The mountains are not too far outside the city center and that was a focus for many of our events this month. A group of us went to a national park and did a six hour hike which was a great way to spend a Saturday morning. The national park is known for condors and halfway through the hike is a huge ravine where the condors like to fly around. Condors are some of the biggest birds in the world and it was cool to see the “Argentine national bird” in the wild. Another event we had was a typical gaucho night. Gauchos are like Argentine cowboys and some of them invited us to have a typical meal and night. A big portion of our group headed to this ranch and we had an amazing meal cooked over a wood-fire and got to spend hours hanging out and sitting around the campfire together. These nights, (like camping in Bulgaria) without the distraction of the city are always our favorites since we can get a big group together and just hangout without having to worry about anything. Another fun event this month was the Oktoberfest festival. It is apparently the biggest in South America and is situated between two German towns about 2 hours from Córdoba. After WWII, many Germans and Italians came to Argentina and settled here around Córdoba. The little town where the Oktoberfest celebration was held had the typical small-town German architecture you would expect to find in Germany. Inside the festival were many beer vendors and people wearing traditional German outfits dancing and singing. It definitely had the same feel of the Springfest festival I went to in Munich back in April. All of these events that got us out of the city were all needed and really fun. It is always nice when a city has an escape and Córdoba has many things to offer outside it’s city center.
This month was probably the month where we interacted with locals the most. Since there are not many tourists, people are generally curious to why you are visiting so it is easy to strike up a conversation. Also, since there are many universities in the area most people walking around, especially in certain neighborhoods, are around my age. People here are also very fascinated with the US and when you tell them you are from there they get very curious and interested. It is definitely the city that has the most positive reviews around the US. Almost everyone I talked to wants to visit the US, and many have. It is a very common thing for families to go to Disneyworld for a few weeks for a daughter’s sixteenth birthday. Many locals don’t speak English so it was a good month for me to practice my Spanish. While it is improving, I still struggle with listening and speaking sometimes but overall I am much better than when I started back in Spain. I feel confident that I could figure out most situations just using Spanish and hand motions.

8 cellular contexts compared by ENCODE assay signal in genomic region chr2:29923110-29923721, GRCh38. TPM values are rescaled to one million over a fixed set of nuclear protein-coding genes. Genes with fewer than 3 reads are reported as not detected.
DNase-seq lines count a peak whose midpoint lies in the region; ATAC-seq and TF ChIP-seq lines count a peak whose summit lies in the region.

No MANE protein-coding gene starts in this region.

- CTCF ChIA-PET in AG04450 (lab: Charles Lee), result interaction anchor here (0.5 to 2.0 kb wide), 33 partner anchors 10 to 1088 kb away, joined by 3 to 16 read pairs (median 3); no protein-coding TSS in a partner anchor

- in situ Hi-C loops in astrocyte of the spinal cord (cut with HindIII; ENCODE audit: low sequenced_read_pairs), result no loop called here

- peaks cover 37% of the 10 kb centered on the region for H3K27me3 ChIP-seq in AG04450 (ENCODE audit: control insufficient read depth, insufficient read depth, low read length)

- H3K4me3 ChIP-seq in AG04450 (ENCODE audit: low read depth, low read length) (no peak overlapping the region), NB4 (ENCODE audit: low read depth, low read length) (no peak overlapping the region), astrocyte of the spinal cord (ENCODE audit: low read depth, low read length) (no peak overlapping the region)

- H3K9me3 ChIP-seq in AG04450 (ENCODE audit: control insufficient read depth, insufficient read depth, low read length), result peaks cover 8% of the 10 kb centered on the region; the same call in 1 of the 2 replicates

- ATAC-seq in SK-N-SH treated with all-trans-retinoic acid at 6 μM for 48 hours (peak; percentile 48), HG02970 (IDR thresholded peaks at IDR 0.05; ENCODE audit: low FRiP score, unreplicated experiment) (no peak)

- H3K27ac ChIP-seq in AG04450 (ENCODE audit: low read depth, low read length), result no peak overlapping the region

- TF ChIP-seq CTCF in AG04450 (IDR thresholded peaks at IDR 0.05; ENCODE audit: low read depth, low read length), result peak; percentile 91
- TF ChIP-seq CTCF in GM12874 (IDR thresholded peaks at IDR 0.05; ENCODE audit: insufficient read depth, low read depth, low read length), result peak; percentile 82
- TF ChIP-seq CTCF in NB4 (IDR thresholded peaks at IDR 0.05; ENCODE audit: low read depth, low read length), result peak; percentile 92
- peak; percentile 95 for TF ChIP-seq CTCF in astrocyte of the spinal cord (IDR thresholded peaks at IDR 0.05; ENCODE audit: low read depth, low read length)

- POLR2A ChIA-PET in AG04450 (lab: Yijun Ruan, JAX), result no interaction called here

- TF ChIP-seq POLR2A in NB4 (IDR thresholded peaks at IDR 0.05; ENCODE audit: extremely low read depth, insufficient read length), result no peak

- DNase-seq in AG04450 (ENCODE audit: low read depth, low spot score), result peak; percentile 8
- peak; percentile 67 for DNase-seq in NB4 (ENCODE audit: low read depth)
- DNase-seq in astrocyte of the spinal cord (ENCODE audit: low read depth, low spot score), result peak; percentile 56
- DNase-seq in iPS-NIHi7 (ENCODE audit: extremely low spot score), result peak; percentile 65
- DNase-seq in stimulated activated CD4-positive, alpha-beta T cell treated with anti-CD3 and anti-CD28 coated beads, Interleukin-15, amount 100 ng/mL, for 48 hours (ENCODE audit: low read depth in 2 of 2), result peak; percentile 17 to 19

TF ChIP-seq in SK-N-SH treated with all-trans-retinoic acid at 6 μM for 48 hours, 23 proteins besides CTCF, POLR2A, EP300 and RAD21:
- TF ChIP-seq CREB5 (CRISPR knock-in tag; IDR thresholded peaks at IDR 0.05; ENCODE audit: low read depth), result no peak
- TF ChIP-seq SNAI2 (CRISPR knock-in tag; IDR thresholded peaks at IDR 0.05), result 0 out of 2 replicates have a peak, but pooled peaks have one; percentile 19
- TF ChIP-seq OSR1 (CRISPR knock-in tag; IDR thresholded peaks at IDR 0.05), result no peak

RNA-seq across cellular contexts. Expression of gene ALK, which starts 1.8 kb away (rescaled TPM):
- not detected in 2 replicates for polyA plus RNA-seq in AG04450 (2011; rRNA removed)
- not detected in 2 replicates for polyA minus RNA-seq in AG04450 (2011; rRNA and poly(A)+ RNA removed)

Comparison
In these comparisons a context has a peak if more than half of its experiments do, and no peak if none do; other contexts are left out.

The craft beer scene here is surprisingly big and there have to be around 15-20 little brewpubs around the city. Many are very small and many have the same beers but I had the chance to visit them all and it was fun to have a beer at so many different spots after work. The beer wasn’t particularly good most places but most had outdoor spaces and the weather was always nice which made it better.
Córdoba is nice little Argentine city that I’m glad I was able to experience since I’m not sure I would come here otherwise. The people here are very passionate about their city and it shows that they love it. That, mixed with their friendliness, makes it a very easy place to adapt to as a foreign tourist. I was glad I got to make out to the mountains a few times this month and it was a productive month for eating healthy and working which was needed as we are now 2/3 through with the trip. Now its time to head north and see what Lima, Peru has to offer.